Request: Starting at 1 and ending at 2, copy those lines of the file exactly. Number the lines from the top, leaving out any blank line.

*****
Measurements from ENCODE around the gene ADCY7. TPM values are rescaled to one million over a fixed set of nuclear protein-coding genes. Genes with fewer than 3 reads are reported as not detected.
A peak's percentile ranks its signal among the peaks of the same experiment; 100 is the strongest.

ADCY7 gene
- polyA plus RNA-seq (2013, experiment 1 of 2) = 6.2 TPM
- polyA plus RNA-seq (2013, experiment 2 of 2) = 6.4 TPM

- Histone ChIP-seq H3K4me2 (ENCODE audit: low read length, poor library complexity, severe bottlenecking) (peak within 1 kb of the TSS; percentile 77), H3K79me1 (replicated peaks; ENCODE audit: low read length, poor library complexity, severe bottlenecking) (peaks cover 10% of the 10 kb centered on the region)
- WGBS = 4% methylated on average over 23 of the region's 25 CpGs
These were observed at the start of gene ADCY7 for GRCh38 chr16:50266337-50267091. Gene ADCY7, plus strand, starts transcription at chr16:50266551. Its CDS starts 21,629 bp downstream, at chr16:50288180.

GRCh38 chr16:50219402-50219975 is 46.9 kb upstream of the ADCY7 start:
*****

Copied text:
Measurements from ENCODE around the gene ADCY7. TPM values are rescaled to one million over a fixed set of nuclear protein-coding genes. Genes with fewer than 3 reads are reported as not detected.
A peak's percentile ranks its signal among the peaks of the same experiment; 100 is the strongest.